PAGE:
Elimination of Boat Traffic in Italy Attracts Wildlife and Creates Clear Water in the Canals

 
Articles and op-eds have been circling the internet during the last few weeks comparing the global response to the coronavirus outbreak to that of the climate crisis. Fast Company published an article outlining potential measures to slow environmental destruction that would be analogous to those being taken to stop the virus. A piece in the New York Times even explicitly ties the two crises together, speaking to the connections between air pollution and respiratory illness. More Continue reading

Share

Watch
Human Subjects Distorted by Nature in Double-Exposure Photographs by Christoffer Relander

During the first frost in the southern region of Finland, Christoffer Relander (previously) shot dense patches of branches, ferns, and blades of grass as part of a new set of double-exposure photographs. Titled We Are Nature Vol. 6, the monochromatic project merges human figures with nature to generate a portrait of a woman whose forehead is substituted with overflowing brush. Another image shows two kids whose features are obscured by leaves and vines. More Continue reading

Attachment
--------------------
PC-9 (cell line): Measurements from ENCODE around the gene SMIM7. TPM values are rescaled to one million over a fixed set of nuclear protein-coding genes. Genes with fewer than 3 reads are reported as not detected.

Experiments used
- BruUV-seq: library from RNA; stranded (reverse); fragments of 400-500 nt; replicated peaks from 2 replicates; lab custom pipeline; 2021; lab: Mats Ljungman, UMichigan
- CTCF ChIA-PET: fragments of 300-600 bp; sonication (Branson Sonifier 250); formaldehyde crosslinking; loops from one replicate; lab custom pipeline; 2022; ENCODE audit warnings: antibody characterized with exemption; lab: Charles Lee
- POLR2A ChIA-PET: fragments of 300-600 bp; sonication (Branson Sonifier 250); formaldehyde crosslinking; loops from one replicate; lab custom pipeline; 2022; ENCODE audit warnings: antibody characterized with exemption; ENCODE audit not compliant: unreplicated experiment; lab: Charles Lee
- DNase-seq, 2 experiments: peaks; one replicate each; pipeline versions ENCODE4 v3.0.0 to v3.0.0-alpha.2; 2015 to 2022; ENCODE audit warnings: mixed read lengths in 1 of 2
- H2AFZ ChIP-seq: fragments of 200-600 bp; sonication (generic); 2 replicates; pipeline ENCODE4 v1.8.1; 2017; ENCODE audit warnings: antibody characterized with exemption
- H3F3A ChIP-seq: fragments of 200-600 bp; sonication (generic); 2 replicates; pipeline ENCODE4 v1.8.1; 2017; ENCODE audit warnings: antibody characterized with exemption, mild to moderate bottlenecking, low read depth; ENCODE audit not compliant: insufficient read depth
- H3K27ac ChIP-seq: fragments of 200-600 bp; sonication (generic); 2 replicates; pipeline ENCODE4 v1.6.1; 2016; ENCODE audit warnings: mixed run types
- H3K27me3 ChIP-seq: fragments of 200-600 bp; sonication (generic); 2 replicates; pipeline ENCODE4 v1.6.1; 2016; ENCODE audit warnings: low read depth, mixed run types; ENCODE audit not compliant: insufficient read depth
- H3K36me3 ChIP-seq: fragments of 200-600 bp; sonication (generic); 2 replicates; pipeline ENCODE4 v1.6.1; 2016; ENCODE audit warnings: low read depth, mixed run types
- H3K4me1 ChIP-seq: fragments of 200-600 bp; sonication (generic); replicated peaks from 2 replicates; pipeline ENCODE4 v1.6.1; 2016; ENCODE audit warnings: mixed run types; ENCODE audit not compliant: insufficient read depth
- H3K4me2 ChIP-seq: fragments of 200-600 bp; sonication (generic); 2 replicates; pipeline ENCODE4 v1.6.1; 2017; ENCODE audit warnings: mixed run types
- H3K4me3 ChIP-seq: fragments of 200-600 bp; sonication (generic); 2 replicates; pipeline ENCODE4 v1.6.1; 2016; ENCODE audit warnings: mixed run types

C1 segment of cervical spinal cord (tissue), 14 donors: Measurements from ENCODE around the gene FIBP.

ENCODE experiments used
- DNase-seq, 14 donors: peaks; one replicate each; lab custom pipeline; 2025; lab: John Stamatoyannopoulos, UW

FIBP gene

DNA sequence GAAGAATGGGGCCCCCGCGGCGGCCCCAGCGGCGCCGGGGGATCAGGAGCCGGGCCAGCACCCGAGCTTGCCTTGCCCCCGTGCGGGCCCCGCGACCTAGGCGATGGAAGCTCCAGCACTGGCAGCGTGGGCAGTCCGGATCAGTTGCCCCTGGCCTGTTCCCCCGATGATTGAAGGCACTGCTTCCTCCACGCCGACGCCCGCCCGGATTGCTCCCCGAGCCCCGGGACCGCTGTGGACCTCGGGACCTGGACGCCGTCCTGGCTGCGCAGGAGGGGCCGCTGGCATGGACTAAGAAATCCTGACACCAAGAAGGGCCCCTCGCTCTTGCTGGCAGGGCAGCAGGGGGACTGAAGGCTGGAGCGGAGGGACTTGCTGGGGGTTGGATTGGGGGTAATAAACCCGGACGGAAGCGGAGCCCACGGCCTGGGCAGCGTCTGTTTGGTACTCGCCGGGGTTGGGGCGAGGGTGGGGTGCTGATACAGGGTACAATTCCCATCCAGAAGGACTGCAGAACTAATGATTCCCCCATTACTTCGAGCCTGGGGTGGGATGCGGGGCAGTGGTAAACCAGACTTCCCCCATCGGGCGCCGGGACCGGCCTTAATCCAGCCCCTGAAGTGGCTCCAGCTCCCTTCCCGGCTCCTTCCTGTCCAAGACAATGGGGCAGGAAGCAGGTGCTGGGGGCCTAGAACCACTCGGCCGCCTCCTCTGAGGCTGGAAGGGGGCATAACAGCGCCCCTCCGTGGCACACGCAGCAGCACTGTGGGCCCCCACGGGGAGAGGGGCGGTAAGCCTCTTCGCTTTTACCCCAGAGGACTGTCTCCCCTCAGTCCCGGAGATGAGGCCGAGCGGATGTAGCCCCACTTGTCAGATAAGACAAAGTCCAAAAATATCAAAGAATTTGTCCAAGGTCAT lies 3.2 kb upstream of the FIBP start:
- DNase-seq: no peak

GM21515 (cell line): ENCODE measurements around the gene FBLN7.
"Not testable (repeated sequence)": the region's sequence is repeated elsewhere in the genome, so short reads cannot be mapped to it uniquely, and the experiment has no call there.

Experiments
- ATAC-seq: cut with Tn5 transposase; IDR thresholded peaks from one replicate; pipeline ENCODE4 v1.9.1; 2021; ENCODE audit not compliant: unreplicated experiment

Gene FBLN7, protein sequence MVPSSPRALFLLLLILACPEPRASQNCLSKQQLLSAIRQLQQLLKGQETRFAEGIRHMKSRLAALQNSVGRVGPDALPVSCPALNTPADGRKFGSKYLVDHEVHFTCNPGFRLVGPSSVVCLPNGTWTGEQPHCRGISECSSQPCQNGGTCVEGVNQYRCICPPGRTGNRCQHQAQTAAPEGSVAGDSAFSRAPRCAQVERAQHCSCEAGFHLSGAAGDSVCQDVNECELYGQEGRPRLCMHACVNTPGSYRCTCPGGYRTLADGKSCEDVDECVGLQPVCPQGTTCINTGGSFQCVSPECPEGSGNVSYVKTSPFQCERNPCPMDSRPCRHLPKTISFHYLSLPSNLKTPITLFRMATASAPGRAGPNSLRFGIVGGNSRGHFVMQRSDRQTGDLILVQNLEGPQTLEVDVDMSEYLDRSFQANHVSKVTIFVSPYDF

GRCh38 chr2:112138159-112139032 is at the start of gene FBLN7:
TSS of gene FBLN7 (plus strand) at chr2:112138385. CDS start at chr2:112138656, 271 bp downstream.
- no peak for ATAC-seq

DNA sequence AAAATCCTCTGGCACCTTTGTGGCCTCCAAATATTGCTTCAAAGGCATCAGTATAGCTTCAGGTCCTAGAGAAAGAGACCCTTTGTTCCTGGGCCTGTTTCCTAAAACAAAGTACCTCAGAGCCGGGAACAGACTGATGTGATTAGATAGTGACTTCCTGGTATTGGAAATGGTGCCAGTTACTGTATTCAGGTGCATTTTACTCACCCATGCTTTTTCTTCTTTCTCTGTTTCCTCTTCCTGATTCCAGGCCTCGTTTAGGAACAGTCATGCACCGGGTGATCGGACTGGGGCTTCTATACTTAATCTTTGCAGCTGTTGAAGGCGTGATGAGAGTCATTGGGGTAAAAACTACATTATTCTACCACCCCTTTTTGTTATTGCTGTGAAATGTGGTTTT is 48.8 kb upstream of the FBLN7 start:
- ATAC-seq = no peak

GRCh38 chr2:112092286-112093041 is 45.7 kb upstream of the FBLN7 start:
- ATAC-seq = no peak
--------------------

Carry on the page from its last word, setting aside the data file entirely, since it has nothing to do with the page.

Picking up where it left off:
Share

Watch
168,000 Numbers Suspended From the Ceiling in Color-Coded Installation by Emmanuelle Moureaux
March 17, 2020

In an effort to merge the past, present, and future in a single work, Tokyo-based French architect and designer Emmanuelle Moureaux (previously) hung 168,000 paper numbers in rainbow-like rows to create her latest piece, “Slices of Time.” The suspended project contains 100 hues, in addition to white, that are formed into a vibrant cylinder meant to serve as a visual representation of Earth. “She uses colours as three-dimensional elements, like layers, in order to create spaces, not as a finishing touch applied on surfaces. More Continue reading

Share

Watch
Artists Respond to the Coronavirus Outbreak by Flooding Social Media with a Japanese Yokai Said to Ward Off Epidemics
March 13, 2020

A Japanese legend dating back to the 1800s has been resurfacing across social media recently because of its tie to staving off epidemics. A three-legged mermaid or merman with long hair and beak, the Amabie falls within the tradition of the yōkai—which is a supernatural monster or spirit in Japanese culture— and is said to have appeared from the waters near Kumamoto. The mythical tale states that the scale-covered creature emerged from the sea to tell prophecies about the upcoming harvests and potential destruction from disease. More Continue reading

Share

Watch